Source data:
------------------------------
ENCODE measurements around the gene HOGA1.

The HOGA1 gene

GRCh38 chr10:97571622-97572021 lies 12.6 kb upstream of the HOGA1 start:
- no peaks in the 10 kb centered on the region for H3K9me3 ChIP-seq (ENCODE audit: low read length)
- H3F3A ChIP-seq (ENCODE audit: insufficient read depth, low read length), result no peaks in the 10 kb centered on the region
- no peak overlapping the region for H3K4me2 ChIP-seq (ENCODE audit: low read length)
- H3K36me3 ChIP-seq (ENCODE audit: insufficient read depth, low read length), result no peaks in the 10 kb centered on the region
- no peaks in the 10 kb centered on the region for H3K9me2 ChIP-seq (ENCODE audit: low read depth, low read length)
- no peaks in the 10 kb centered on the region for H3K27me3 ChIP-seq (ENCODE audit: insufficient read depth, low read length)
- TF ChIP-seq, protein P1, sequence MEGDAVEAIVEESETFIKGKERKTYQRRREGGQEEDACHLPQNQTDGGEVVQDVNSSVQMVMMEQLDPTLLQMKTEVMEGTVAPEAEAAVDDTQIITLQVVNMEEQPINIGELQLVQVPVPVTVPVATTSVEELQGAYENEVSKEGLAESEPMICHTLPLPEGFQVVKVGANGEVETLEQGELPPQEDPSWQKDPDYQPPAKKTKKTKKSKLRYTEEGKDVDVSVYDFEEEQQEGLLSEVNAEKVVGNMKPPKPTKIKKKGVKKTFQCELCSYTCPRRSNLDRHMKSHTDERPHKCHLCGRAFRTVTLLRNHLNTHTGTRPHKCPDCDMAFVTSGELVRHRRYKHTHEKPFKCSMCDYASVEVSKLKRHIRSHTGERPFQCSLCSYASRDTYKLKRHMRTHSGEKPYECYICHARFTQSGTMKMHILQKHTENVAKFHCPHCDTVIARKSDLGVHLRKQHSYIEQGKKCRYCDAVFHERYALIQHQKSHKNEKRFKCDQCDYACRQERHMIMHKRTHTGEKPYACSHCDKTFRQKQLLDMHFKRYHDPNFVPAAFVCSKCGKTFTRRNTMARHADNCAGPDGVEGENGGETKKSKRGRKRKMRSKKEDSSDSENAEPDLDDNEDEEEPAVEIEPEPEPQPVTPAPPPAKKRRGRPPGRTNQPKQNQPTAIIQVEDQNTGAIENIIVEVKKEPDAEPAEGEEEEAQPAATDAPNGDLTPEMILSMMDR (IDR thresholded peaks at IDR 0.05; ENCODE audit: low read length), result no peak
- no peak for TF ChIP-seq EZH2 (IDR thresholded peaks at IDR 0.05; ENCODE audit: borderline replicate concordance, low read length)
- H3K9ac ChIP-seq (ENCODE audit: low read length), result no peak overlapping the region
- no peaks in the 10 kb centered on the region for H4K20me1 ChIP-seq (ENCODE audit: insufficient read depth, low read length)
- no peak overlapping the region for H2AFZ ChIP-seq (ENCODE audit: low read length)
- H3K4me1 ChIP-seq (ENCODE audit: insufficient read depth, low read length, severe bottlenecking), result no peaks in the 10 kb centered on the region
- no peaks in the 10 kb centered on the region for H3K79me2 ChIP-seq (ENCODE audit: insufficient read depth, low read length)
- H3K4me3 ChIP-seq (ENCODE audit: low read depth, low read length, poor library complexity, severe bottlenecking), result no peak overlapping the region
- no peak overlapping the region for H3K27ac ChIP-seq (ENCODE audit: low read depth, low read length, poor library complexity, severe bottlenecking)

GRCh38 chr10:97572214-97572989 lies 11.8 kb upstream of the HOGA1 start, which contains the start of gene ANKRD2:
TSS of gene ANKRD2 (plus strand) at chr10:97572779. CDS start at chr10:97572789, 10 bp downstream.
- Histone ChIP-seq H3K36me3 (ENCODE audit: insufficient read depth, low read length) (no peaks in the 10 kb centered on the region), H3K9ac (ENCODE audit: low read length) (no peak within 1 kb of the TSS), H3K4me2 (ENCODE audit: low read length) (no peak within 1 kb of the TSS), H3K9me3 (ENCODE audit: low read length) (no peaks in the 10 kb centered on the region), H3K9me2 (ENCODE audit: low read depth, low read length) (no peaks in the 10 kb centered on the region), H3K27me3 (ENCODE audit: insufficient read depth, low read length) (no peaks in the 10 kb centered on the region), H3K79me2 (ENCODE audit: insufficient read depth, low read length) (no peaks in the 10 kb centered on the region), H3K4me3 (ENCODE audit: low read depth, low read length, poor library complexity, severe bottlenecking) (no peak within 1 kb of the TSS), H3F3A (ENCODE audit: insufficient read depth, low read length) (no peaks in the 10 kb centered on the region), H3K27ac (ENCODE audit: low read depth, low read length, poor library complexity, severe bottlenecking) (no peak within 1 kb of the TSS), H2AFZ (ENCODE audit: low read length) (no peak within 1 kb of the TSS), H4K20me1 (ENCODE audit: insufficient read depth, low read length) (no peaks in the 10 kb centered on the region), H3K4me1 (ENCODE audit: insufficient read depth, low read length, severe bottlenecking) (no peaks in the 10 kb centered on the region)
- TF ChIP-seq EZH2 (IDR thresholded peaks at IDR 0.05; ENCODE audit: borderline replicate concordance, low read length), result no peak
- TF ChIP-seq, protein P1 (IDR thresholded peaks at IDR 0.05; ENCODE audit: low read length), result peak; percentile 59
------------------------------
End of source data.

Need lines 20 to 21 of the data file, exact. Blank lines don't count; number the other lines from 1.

TSS of gene ANKRD2 (plus strand) at chr10:97572779. CDS start at chr10:97572789, 10 bp downstream.
- Histone ChIP-seq H3K36me3 (ENCODE audit: insufficient read depth, low read length) (no peaks in the 10 kb centered on the region), H3K9ac (ENCODE audit: low read length) (no peak within 1 kb of the TSS), H3K4me2 (ENCODE audit: low read length) (no peak within 1 kb of the TSS), H3K9me3 (ENCODE audit: low read length) (no peaks in the 10 kb centered on the region), H3K9me2 (ENCODE audit: low read depth, low read length) (no peaks in the 10 kb centered on the region), H3K27me3 (ENCODE audit: insufficient read depth, low read length) (no peaks in the 10 kb centered on the region), H3K79me2 (ENCODE audit: insufficient read depth, low read length) (no peaks in the 10 kb centered on the region), H3K4me3 (ENCODE audit: low read depth, low read length, poor library complexity, severe bottlenecking) (no peak within 1 kb of the TSS), H3F3A (ENCODE audit: insufficient read depth, low read length) (no peaks in the 10 kb centered on the region), H3K27ac (ENCODE audit: low read depth, low read length, poor library complexity, severe bottlenecking) (no peak within 1 kb of the TSS), H2AFZ (ENCODE audit: low read length) (no peak within 1 kb of the TSS), H4K20me1 (ENCODE audit: insufficient read depth, low read length) (no peaks in the 10 kb centered on the region), H3K4me1 (ENCODE audit: insufficient read depth, low read length, severe bottlenecking) (no peaks in the 10 kb centered on the region)